We watched “Gone with the Wind”, one of my all time favourite movies, and shopped of course.

I treasure these moments with my mom and look forward to her visits each year; they are extremely dear to me.

Serves 4

Ingredients:

Cabbage, green, ex-large, cut into 1- inch thick slices 5 lbs
Salt 4 tbsp
Olive oil 1/2 cup
Bread, day-old, whole wheat, cut into small half-inch pieces 5 oz, approx. 1/3 of a baguette
Beans, white, pre-cooked 2 cups

1. Slice cabbage into 1-inch strips.

2. Bring a medium pot of water to a medium boil, add salt and cabbage and cook cabbage for approximately 20 minutes, or until cabbage stems are cooked through.

3. Strain cabbage and set aside.

4. In a large and deep frying pan, add bread squares, boiled cabbage, and olive oil. Bring pan to medium heat and cook until the water from the cabbage begins to evaporate, approximately 10 minutes, until the bread soaks up cabbage juices and is soggy. Stir occasionally.

5. Add beans and raise the dial by one and continue to cook cabbage over medium-high heat until golden. Every 2-3 minutes , stir cabbage until most sides are golden and caramelized approximately 25-30 minutes.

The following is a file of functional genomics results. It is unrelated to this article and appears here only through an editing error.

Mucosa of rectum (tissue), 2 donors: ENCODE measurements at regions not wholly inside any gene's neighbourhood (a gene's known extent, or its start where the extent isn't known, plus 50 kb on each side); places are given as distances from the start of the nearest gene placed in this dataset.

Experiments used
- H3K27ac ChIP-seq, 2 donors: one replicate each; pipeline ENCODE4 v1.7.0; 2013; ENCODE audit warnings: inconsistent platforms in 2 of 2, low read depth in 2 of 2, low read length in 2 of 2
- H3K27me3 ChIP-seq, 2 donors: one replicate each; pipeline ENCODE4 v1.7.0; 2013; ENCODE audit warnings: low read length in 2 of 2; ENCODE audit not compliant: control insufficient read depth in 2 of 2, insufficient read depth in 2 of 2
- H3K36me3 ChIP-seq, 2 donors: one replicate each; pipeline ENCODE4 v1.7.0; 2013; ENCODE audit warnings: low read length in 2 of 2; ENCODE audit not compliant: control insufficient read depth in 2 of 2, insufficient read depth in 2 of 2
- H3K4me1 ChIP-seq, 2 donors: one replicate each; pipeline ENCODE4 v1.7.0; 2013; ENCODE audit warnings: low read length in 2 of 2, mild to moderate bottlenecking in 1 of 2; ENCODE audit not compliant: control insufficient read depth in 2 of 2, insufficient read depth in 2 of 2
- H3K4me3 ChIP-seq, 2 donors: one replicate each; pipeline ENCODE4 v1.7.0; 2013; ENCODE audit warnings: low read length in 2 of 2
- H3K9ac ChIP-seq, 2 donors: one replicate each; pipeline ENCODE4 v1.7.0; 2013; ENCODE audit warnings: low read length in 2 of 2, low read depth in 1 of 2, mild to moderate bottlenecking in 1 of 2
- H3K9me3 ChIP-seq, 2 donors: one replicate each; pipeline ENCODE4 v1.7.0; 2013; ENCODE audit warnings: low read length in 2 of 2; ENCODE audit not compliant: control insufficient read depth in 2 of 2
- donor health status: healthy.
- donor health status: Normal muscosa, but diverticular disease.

6. Check seasoning. Remove from heat and serve on its own, as a side, or with sausages.

Creamed Cabbage and Fennel & Smoked Apple Sage Sausages

Creamed Fennel & Cabbage

This post is as much about the creamed cabbage and fennel as it is about the vegan sausages.

I grew up in a family that made its own homemade Italian sausages, so never entertained the thought of trying vegan substitutes. That homemade taste is not replicable, besides, I don’t like things to taste like meat.

Recently, I came across Artisan Field Roast vegan products on a food blog and since they were highly recommended, I decided to give them a try. Though I eat very little processed food, something in the list of ingredients convinced me that these had potential.

I cooked only one for me (John had the real thing) and besides being a little dry on the outside (probably my fault – I used to over cook my meat too), the smoked apple sage sausage was incredibly delicious, not meaty tasting, and easy to digest. Their producers call them “a savory combination of apples and sage anchored with yukon gold potatoes with a subtle hint of hickory smoke”. It’s a new way of looking at vegan sausages – not meant to replicate, but celebrate vegetables employing an old tradition.

Sausages and cabbage are a very classic combination. This time, I decided to cream it up – my way. I added a thinly sliced onion and bulb of fennel, which does a very good job of accompanying the cabbage without hijacking the dish. I created a cabbage soup a few years ago and discovered the delights of combining fresh sage and dried marjoram. On their own, sage and marjoram are quite floral, but together they make a bouquet.